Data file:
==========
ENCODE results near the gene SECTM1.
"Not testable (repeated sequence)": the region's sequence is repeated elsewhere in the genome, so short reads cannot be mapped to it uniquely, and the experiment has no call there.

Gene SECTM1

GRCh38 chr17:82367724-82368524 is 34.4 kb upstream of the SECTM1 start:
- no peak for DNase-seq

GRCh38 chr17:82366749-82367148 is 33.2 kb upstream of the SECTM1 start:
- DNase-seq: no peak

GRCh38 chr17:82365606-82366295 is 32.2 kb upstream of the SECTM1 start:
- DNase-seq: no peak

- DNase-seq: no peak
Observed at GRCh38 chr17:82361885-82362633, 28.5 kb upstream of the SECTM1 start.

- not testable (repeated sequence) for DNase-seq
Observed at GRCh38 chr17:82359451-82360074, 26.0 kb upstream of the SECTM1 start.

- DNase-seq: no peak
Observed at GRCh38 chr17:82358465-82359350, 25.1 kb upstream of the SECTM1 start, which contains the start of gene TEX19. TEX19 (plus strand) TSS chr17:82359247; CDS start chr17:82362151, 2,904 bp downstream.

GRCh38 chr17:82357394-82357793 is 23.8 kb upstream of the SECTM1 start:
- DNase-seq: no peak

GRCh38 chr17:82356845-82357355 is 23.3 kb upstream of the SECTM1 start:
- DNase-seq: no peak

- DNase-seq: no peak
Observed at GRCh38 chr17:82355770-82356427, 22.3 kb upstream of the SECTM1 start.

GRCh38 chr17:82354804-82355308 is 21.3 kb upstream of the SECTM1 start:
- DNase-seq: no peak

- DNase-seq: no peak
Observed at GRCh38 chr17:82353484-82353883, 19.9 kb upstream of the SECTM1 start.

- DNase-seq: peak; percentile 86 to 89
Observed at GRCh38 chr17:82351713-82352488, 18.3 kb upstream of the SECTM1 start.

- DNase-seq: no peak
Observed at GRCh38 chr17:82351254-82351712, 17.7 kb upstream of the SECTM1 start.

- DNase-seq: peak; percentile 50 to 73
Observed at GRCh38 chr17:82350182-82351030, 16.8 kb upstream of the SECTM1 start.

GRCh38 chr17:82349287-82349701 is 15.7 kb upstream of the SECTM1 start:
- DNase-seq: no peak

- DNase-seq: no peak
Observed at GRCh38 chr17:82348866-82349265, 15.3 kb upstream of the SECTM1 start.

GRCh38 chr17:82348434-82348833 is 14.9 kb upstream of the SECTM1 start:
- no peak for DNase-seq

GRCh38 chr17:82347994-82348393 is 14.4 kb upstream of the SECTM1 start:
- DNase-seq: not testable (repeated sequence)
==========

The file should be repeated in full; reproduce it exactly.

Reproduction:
ENCODE results near the gene SECTM1.
"Not testable (repeated sequence)": the region's sequence is repeated elsewhere in the genome, so short reads cannot be mapped to it uniquely, and the experiment has no call there.

Gene SECTM1

GRCh38 chr17:82367724-82368524 is 34.4 kb upstream of the SECTM1 start:
- no peak for DNase-seq

GRCh38 chr17:82366749-82367148 is 33.2 kb upstream of the SECTM1 start:
- DNase-seq: no peak

GRCh38 chr17:82365606-82366295 is 32.2 kb upstream of the SECTM1 start:
- DNase-seq: no peak

- DNase-seq: no peak
Observed at GRCh38 chr17:82361885-82362633, 28.5 kb upstream of the SECTM1 start.

- not testable (repeated sequence) for DNase-seq
Observed at GRCh38 chr17:82359451-82360074, 26.0 kb upstream of the SECTM1 start.

- DNase-seq: no peak
Observed at GRCh38 chr17:82358465-82359350, 25.1 kb upstream of the SECTM1 start, which contains the start of gene TEX19. TEX19 (plus strand) TSS chr17:82359247; CDS start chr17:82362151, 2,904 bp downstream.

GRCh38 chr17:82357394-82357793 is 23.8 kb upstream of the SECTM1 start:
- DNase-seq: no peak

GRCh38 chr17:82356845-82357355 is 23.3 kb upstream of the SECTM1 start:
- DNase-seq: no peak

- DNase-seq: no peak
Observed at GRCh38 chr17:82355770-82356427, 22.3 kb upstream of the SECTM1 start.

GRCh38 chr17:82354804-82355308 is 21.3 kb upstream of the SECTM1 start:
- DNase-seq: no peak

- DNase-seq: no peak
Observed at GRCh38 chr17:82353484-82353883, 19.9 kb upstream of the SECTM1 start.

- DNase-seq: peak; percentile 86 to 89
Observed at GRCh38 chr17:82351713-82352488, 18.3 kb upstream of the SECTM1 start.

- DNase-seq: no peak
Observed at GRCh38 chr17:82351254-82351712, 17.7 kb upstream of the SECTM1 start.

- DNase-seq: peak; percentile 50 to 73
Observed at GRCh38 chr17:82350182-82351030, 16.8 kb upstream of the SECTM1 start.

GRCh38 chr17:82349287-82349701 is 15.7 kb upstream of the SECTM1 start:
- DNase-seq: no peak

- DNase-seq: no peak
Observed at GRCh38 chr17:82348866-82349265, 15.3 kb upstream of the SECTM1 start.

GRCh38 chr17:82348434-82348833 is 14.9 kb upstream of the SECTM1 start:
- no peak for DNase-seq

GRCh38 chr17:82347994-82348393 is 14.4 kb upstream of the SECTM1 start:
- DNase-seq: not testable (repeated sequence)